Primary orthostatic tremor (POT) is a movement disorder characterized by unsteadiness upon standing still due to a tremor affecting the legs. It is a gradually progressive condition with limited treatment options. Impairments in health-related quality of life (HQoL) seem to far exceed the physical disability associated with the condition. A multi-center, mixed-methodology study was undertaken to investigate 40 consecutive patients presenting with POT to four movement disorder centers in France. HQoL was investigated using eight quantitative scales and a qualitative study which employed semi-structured interviews. Qualitative data were analyzed with a combination of grounded-theory approach. Our results confirm that HQoL in POT is severely affected. Fear of falling was identified as the main predictor of HQoL. The qualitative arm of our study explored our initial results in greater depth and uncovered themes not identified by the quantitative approach. Our results illustrate the huge potential of mixed methodology in identifying issues influencing HQoL in POT. Our work paves the way for enhanced patient care and improved HQoL in POT and is paradigmatic of this modern approach for investigating HQoL issues in chronic neurological disorders.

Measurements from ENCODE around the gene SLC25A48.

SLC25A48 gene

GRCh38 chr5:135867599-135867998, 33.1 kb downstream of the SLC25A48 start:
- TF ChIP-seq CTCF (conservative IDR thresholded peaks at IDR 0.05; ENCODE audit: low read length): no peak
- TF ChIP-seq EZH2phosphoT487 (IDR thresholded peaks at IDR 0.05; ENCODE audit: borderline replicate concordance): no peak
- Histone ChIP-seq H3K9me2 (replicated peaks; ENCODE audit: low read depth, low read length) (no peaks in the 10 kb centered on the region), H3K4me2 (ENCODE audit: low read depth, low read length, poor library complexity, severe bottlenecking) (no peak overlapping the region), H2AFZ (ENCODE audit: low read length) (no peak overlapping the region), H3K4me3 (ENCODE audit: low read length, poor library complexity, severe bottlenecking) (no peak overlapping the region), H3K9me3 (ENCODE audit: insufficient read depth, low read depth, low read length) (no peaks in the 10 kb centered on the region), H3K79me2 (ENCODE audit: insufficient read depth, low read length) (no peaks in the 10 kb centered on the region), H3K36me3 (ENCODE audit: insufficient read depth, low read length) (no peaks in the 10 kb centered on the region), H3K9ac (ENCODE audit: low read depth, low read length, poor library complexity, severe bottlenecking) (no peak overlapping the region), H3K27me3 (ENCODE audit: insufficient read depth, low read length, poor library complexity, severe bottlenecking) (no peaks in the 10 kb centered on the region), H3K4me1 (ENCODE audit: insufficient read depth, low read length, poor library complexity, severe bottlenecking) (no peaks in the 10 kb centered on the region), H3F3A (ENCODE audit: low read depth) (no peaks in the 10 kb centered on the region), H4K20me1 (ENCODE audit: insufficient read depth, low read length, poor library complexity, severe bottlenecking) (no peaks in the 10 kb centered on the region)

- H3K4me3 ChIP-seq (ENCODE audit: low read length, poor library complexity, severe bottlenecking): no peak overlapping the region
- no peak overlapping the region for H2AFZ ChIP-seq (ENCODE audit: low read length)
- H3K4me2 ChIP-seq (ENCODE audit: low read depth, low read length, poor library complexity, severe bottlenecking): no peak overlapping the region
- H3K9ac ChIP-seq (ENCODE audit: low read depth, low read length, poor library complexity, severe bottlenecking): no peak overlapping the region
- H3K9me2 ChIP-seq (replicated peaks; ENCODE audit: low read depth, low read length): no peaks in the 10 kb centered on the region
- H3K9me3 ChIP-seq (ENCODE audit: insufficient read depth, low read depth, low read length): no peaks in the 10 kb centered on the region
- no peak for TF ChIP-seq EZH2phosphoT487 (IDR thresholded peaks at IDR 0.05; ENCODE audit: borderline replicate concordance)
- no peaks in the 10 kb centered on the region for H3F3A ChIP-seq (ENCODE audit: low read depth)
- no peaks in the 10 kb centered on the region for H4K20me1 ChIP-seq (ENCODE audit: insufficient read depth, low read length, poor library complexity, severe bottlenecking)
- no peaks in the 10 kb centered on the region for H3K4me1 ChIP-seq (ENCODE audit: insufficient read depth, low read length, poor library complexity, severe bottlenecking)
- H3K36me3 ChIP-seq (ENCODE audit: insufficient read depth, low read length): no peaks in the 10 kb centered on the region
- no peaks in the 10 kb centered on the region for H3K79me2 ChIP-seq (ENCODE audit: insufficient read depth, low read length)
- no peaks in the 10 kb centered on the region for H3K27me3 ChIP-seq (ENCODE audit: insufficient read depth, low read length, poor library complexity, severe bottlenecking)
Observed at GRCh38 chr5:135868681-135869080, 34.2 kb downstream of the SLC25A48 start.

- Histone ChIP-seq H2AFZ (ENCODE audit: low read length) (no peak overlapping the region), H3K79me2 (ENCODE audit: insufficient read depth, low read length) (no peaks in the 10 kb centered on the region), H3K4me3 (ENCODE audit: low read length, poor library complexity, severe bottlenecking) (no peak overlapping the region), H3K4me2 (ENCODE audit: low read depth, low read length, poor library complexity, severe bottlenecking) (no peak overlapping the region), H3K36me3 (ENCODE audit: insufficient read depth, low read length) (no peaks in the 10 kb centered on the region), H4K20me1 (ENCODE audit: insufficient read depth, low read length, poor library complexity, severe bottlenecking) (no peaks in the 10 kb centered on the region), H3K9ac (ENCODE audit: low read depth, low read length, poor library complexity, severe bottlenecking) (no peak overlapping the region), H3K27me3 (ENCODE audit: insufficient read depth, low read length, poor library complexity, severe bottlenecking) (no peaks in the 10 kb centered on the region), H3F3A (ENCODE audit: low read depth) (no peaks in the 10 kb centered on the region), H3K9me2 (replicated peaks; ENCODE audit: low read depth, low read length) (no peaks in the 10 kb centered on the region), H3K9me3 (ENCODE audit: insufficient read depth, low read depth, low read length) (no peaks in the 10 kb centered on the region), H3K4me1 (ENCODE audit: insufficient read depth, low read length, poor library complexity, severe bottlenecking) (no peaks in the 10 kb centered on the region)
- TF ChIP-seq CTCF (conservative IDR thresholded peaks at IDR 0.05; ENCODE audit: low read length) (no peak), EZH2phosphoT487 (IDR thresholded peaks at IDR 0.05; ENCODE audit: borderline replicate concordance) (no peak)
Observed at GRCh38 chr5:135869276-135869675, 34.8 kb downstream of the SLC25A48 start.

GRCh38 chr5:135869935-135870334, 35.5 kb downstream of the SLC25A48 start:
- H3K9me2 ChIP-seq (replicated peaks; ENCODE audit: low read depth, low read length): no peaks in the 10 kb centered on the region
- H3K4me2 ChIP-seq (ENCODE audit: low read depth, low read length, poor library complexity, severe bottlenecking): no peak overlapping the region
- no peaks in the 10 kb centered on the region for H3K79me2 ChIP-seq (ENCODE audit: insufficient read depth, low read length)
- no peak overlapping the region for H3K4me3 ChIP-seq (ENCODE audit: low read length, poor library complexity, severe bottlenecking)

University College Dublin ->